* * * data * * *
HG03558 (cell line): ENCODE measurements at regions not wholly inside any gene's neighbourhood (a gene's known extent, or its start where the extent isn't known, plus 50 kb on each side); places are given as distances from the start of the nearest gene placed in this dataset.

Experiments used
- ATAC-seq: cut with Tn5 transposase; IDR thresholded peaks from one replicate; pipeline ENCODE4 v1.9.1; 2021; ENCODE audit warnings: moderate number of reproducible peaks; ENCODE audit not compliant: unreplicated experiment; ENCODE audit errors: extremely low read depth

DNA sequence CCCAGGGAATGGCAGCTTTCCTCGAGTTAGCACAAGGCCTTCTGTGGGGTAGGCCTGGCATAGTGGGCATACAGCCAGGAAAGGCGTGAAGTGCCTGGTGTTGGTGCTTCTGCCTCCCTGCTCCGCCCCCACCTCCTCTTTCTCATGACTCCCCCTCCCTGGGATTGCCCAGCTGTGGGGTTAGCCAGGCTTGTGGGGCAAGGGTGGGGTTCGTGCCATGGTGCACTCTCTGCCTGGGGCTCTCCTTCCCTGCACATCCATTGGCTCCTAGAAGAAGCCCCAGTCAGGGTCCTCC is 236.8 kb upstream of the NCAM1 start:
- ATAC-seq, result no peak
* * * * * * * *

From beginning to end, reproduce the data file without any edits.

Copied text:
HG03558 (cell line): ENCODE measurements at regions not wholly inside any gene's neighbourhood (a gene's known extent, or its start where the extent isn't known, plus 50 kb on each side); places are given as distances from the start of the nearest gene placed in this dataset.

Experiments used
- ATAC-seq: cut with Tn5 transposase; IDR thresholded peaks from one replicate; pipeline ENCODE4 v1.9.1; 2021; ENCODE audit warnings: moderate number of reproducible peaks; ENCODE audit not compliant: unreplicated experiment; ENCODE audit errors: extremely low read depth

DNA sequence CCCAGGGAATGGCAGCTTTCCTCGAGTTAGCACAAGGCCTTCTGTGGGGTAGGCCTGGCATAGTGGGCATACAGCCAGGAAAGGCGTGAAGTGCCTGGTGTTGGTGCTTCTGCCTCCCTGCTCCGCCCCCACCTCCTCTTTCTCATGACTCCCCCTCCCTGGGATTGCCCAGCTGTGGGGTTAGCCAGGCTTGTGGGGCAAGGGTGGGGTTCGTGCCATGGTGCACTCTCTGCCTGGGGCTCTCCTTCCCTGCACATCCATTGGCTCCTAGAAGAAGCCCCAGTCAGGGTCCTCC is 236.8 kb upstream of the NCAM1 start:
- ATAC-seq, result no peak